Voice-First Technology Is About To Kill Advertising As We Know It | Forbes

Voice-First Technology Is About To Kill Advertising As We Know ItBrian Roemmele (expert); In Forbes; 2016-12.

rebuttal: there can be no ads in “voice first?”  Silly wrabbit. It will be like AM radio.  Want to turn on a light?  First listen to this ad.

Hardware Fingerprinting Using HTML5 | Nakibly, Shelef, Yudilevich

Gabi Nakibly, Gilad Shelef, Shiran Yudilevich; Hardware Fingerprinting Using HTML5; In Some Venue; 2015-03-11; 5 pages; arciv:1503.01408.


Device fingerprinting over the web has received much attention both by the research community and the commercial market a like. Almost all the fingerprinting features proposed to date depend on software run on the device. All of these features can be changed by the user, thereby thwarting the device’s fingerprint. In this position paper we argue that the recent emergence of the HTML5 standard gives rise to a new class of fingerprinting features that are based on the hardware of the device. Such features are much harder to mask or change thus provide a higher degree of confidence in the fingerprint. We propose several possible fingerprint methods that allow a HTML5 web application to identify a device’s hardware. We also present an initial experiment to fingerprint a device’s GPU.

Beauty and the Beast: Diverting modern web browsers to build unique browser fingerprints | Laperdrix, Rudametkin, Baudry

Pierre Laperdrix, Walter Rudametkin, Benoit Baudry; Beauty and the Beast: Diverting modern web browsers to build unique browser fingerprints; Technical Report hal-01285470v2, INRIA; 2016-03-14;; Also, in Proceedings of the 37th IEEE Symposium on Security and Privacy (S&P 2016), 2016-05, San Jose, United States; landing.


Worldwide, the number of people and the time spent browsing the web keeps increasing. Accordingly, the technologies to enrich the user experience are evolving at an amazing pace. Many of these evolutions provide for a more interactive web (e.g., boom of JavaScript libraries, weekly innovations in HTML5), a more available web (e.g., explosion of mobile devices), a more secure web (e.g., Flash is disappearing, NPAPI plugins are being deprecated), and a more private web (e.g., increased legislation against cookies, huge success of extensions such as Ghostery and AdBlock).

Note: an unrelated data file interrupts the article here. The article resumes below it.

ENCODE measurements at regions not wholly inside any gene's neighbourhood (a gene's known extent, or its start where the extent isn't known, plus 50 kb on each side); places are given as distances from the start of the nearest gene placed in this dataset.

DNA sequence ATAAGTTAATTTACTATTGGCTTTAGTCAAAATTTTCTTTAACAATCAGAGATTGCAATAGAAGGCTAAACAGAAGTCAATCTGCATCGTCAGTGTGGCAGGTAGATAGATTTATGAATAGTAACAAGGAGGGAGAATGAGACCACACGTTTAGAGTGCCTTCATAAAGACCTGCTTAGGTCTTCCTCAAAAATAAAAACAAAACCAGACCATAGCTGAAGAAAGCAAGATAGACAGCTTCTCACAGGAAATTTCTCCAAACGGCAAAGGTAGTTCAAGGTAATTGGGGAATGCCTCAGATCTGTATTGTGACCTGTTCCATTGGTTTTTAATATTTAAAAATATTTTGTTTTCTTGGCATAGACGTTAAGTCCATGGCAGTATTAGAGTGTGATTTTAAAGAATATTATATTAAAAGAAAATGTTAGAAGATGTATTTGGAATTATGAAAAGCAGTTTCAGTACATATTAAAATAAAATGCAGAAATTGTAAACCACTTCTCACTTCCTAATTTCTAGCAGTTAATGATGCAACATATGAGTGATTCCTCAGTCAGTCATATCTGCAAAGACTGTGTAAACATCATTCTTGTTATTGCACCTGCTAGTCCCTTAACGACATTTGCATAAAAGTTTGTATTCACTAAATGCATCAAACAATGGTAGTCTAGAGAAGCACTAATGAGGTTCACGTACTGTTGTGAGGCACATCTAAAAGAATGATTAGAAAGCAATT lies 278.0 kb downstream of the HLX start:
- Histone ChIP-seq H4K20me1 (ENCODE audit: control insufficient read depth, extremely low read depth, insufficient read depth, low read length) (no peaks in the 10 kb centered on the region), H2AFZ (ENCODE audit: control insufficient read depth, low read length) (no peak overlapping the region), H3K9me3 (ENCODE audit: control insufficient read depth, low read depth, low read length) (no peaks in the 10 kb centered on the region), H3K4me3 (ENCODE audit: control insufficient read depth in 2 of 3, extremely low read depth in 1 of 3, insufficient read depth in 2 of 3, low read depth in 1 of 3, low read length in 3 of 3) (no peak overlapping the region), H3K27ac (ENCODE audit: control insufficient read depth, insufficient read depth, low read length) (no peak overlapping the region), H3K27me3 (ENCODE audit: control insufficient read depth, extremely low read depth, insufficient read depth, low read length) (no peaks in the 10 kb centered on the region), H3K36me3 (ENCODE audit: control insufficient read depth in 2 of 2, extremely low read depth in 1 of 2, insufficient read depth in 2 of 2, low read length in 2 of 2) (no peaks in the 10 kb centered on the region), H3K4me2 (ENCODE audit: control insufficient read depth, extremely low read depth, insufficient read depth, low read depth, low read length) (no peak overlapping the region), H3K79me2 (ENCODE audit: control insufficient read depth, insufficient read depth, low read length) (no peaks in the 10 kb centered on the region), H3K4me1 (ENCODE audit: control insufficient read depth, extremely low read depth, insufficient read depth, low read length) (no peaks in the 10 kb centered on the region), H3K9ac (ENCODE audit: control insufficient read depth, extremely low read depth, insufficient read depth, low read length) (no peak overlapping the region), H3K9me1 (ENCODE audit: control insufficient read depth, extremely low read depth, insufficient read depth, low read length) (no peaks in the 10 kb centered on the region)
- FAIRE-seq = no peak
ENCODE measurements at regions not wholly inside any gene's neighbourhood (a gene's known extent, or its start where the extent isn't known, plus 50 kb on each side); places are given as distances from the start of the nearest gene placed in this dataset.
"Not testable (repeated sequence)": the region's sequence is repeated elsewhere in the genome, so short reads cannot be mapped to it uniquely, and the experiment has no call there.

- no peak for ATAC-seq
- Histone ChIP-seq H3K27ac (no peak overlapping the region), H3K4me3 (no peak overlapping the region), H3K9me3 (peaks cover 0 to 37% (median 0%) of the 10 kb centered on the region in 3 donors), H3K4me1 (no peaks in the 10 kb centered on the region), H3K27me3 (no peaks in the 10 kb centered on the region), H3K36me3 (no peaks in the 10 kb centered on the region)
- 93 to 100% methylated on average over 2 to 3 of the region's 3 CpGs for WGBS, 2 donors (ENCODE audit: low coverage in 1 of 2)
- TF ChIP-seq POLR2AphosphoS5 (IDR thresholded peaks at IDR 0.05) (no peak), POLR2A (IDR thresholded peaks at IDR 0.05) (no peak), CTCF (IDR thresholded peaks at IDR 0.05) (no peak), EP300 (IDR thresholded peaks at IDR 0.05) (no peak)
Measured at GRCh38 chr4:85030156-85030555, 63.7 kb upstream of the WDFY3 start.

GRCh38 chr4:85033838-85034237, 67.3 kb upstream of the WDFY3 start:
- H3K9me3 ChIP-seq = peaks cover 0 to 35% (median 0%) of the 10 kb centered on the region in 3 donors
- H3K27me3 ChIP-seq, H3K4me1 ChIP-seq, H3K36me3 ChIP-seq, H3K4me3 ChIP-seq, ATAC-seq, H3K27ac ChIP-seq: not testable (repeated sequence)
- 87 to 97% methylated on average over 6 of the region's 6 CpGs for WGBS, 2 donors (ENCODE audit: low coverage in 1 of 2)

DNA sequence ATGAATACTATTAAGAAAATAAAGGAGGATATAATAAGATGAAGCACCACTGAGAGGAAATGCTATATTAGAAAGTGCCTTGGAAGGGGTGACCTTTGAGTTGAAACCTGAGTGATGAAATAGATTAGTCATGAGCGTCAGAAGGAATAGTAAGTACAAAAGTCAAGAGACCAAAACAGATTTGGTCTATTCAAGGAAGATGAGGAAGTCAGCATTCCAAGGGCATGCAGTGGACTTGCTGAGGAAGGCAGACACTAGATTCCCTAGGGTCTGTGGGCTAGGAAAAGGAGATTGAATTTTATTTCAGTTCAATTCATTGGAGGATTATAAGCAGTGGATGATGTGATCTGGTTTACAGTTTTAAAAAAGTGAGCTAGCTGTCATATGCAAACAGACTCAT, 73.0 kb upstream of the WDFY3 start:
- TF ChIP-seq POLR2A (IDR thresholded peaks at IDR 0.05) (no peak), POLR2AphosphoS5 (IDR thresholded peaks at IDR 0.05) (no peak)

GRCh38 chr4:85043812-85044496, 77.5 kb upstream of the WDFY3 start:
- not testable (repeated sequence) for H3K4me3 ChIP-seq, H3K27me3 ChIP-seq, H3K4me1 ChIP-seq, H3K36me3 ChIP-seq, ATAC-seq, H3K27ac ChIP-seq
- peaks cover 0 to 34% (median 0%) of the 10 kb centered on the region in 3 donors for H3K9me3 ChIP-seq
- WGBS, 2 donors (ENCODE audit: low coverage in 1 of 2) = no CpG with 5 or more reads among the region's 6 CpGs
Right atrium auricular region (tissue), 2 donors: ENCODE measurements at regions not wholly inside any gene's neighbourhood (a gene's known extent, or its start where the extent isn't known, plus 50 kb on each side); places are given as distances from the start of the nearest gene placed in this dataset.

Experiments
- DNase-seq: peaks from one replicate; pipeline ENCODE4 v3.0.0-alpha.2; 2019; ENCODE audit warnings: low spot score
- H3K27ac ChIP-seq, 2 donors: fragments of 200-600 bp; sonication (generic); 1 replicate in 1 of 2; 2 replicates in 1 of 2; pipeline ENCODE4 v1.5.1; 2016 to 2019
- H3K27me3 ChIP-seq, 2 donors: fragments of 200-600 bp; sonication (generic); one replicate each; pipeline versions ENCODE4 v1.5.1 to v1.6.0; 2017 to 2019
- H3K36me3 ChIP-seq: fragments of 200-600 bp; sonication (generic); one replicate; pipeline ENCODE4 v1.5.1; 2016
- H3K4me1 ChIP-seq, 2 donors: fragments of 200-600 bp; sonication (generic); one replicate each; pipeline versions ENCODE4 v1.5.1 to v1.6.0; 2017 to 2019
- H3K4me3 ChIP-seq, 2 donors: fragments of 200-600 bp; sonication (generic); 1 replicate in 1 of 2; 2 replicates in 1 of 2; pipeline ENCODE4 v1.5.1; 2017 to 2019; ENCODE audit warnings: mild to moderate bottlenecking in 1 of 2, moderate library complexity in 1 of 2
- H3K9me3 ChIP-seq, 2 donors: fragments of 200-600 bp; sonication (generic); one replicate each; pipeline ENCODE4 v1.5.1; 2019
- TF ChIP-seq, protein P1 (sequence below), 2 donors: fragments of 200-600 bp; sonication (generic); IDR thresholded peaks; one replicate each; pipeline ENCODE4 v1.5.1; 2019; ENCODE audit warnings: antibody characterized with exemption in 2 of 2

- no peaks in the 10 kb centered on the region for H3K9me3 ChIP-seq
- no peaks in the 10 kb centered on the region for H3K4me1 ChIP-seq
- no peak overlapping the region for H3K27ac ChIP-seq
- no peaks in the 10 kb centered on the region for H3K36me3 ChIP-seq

Nevertheless, modern browser technologies, which provide the beauty and power of the web, also provide a darker side, a rich ecosystem of exploitable data that can be used to build unique browser fingerprints.

Our work explores the validity of browser fingerprinting in today’s environment. Over the past year, we have collected 118,934 fingerprints composed of 17 attributes gathered thanks to the most recent web technologies. We show that innovations in HTML5 provide access to highly discriminating attributes, notably with the use of the Canvas API which relies on multiple layers of the user’s system. In addition, we show that browser fingerprinting is as effective on mobile devices as it is on desktops and laptops, albeit for radically different reasons due to their more constrained hardware and software environments. We also evaluate how browser fingerprinting could stop being a threat to user privacy if some technological evolutions continue (e.g., disappearance of plugins) or are embraced by browser vendors (e.g., standard HTTP headers).

(Cross-)Browser Fingerprinting via OS and Hardware Level Features | Cao, Song, Wijmans

New Fingerprinting Techniques Identify Users Across Different Browsers on the Same PC; ; In BleepingComputer; 2017-01-12.

Original Sources

Yinzhi Cao, Song Li, Erik Wijmans; (Cross-)Browser Fingerprinting via OS and Hardware Level Features; In Proceedings of the Network & Distributed System Security Symposium (NSDI); 2017-02; 15 pages.


Yinzhi Cao, Assistant Professor, Computer Science and Engineering Department, Lehigh University.

Separately noted.

Consistency in Non-Transactional Distributed Storage Systems | Viotti, Vukolić

Paolo Viotti (URECOM), Marko Vukolić (IBM); Consistency in Non-Transactional Distributed Storage Systems; arciv:1512.00168; 2016-04-12; 46 pages.